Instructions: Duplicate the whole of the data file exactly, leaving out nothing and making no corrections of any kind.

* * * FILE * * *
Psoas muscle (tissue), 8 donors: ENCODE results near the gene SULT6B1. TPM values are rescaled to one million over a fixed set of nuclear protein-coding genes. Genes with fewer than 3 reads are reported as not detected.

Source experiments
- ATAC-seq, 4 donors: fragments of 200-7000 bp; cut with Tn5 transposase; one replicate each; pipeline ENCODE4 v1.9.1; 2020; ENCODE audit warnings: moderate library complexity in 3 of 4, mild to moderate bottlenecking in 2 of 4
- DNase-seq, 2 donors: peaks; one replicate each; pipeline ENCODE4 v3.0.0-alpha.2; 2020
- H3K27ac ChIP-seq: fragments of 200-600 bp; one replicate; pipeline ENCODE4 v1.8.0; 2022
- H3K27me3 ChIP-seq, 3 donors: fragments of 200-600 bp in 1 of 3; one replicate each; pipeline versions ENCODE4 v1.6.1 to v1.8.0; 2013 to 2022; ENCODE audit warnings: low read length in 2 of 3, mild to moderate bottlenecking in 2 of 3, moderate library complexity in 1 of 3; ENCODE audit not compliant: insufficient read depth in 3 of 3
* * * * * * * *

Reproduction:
Psoas muscle (tissue), 8 donors: ENCODE results near the gene SULT6B1. TPM values are rescaled to one million over a fixed set of nuclear protein-coding genes. Genes with fewer than 3 reads are reported as not detected.

Source experiments
- ATAC-seq, 4 donors: fragments of 200-7000 bp; cut with Tn5 transposase; one replicate each; pipeline ENCODE4 v1.9.1; 2020; ENCODE audit warnings: moderate library complexity in 3 of 4, mild to moderate bottlenecking in 2 of 4
- DNase-seq, 2 donors: peaks; one replicate each; pipeline ENCODE4 v3.0.0-alpha.2; 2020
- H3K27ac ChIP-seq: fragments of 200-600 bp; one replicate; pipeline ENCODE4 v1.8.0; 2022
- H3K27me3 ChIP-seq, 3 donors: fragments of 200-600 bp in 1 of 3; one replicate each; pipeline versions ENCODE4 v1.6.1 to v1.8.0; 2013 to 2022; ENCODE audit warnings: low read length in 2 of 3, mild to moderate bottlenecking in 2 of 3, moderate library complexity in 1 of 3; ENCODE audit not compliant: insufficient read depth in 3 of 3